Haveroon, or the mystery of the missing child

In 1687, Maria Cornelissen Moerincx, an unmarried maid of 22 years from the vicinity of Roosendaal, was accused of giving birth. But the child was missing and the father unknown. Maria denied everything and dismissed it as gossip. However, there was milk coming from her breasts and that was seen as irrefutable proof that she had given birth. Because she could not show a child, she was imprisoned. In one of the ancient texts related to this story, a plant is mentioned: haveroon. The person who transcribed it could not identify it and came to me. A search for the botanical details of this story provided answers, but also new questions.

Maaike van Kregten. Tijdschrift voor Fytotherapie 2022 nr. 1.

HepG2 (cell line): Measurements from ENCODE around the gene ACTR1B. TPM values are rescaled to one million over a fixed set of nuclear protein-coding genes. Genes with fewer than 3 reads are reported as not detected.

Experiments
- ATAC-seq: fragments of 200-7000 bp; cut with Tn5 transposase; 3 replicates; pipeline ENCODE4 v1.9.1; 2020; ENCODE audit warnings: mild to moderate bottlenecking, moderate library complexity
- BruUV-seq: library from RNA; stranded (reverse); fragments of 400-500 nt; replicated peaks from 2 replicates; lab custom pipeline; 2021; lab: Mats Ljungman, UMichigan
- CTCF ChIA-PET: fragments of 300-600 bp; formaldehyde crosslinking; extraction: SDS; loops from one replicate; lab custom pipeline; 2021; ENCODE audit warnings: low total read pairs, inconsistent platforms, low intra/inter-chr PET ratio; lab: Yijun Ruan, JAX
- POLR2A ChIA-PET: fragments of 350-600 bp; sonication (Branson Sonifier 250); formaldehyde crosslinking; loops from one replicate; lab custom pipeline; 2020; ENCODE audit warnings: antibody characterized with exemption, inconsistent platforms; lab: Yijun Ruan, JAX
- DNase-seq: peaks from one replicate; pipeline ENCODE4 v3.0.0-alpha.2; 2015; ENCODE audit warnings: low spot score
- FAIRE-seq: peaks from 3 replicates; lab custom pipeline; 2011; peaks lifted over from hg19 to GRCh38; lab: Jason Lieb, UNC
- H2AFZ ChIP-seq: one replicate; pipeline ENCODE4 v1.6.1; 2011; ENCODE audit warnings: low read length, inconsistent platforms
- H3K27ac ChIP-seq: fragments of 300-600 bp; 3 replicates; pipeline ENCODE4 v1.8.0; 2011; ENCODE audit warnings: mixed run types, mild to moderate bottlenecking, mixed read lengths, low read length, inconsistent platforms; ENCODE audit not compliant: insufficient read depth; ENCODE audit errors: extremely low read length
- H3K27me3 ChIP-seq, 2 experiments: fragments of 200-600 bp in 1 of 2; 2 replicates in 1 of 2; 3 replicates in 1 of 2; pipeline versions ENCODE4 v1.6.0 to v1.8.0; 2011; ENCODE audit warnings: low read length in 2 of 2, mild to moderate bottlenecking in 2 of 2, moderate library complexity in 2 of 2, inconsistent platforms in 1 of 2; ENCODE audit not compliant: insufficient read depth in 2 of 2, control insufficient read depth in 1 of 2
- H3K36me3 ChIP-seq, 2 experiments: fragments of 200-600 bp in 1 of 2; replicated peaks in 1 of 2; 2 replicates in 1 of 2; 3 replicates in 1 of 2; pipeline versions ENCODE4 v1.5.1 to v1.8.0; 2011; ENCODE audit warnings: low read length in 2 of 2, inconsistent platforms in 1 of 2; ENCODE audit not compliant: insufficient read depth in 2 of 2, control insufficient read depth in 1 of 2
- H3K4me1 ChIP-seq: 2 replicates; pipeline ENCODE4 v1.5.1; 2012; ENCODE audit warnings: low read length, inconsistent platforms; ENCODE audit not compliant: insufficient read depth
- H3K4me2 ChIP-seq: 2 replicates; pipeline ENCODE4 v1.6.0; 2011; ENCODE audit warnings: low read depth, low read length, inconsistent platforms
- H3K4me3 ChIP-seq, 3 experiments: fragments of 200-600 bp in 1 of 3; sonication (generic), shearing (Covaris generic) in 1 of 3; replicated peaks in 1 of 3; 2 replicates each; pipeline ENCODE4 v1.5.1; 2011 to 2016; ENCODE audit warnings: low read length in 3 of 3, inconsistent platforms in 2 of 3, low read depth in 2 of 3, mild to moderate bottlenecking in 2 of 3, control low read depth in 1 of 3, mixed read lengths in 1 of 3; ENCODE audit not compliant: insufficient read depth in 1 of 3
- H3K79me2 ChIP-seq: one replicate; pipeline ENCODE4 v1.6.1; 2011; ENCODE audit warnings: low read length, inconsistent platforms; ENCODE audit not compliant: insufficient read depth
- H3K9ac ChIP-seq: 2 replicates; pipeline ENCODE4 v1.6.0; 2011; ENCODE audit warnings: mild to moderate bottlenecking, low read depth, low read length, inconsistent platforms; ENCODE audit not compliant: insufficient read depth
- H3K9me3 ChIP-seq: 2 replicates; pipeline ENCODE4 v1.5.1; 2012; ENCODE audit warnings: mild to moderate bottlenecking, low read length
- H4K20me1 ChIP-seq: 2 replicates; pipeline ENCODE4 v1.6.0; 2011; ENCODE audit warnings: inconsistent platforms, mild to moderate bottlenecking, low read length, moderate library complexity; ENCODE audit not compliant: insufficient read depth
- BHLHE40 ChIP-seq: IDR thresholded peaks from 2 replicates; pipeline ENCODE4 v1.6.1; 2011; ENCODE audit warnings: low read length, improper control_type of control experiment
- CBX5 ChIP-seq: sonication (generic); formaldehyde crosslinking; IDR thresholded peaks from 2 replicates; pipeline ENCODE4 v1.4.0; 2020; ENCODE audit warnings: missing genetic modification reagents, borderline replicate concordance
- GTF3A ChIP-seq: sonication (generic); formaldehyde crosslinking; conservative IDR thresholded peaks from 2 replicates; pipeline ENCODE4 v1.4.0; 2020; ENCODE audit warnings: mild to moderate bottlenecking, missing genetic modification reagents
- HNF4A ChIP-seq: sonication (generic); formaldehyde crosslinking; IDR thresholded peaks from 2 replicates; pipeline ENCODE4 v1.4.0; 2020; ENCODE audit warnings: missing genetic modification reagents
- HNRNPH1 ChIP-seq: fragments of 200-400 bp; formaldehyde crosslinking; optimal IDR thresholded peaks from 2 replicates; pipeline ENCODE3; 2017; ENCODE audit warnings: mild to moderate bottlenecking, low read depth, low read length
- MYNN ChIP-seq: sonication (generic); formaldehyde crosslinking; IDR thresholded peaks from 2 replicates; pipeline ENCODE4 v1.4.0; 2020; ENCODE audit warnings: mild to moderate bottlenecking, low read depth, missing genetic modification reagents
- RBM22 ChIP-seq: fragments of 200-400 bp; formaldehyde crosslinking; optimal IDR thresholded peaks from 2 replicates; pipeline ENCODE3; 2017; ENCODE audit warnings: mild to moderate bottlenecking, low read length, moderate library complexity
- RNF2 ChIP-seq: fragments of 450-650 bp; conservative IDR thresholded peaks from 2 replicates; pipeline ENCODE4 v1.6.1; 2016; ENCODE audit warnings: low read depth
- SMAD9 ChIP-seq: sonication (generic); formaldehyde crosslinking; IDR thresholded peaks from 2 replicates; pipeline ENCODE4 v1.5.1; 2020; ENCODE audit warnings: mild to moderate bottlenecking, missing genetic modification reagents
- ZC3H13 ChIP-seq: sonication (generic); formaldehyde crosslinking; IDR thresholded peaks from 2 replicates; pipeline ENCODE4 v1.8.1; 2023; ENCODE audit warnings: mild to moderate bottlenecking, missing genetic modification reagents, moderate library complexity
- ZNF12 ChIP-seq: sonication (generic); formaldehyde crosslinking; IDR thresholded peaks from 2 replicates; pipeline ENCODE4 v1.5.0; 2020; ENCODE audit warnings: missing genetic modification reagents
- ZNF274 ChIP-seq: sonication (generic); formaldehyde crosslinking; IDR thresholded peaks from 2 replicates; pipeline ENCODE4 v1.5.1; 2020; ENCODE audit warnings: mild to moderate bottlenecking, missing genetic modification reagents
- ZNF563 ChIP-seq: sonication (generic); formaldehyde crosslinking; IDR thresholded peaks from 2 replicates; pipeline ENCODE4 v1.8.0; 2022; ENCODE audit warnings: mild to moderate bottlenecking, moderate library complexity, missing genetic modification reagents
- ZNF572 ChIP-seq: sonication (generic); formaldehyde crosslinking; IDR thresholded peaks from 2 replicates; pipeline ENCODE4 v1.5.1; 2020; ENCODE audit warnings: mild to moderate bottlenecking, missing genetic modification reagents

Translations are by me, corrections are welcome!

A witness stated that Maria had said: “It itches in my belly, it’s like I’m with child, I wish I was as thin as you”. In addition, Maria’s niece [or cousin] is said to have asked this witness ‘if she had no haveroon in her garden‘, to which she replied in the negative, but indicated that it was in her mother’s garden. When asked what she wanted it for, the niece had replied that: ‘The second bark, boiled with periwinkle in sweet [fresh] milk, was good to set off the period, and ‘that she wanted to give it to her niece Maria‘ [1].

Source: West Brabants Archief Archiefnummer roo – 0023, inventarisnummer 359, folio 36v.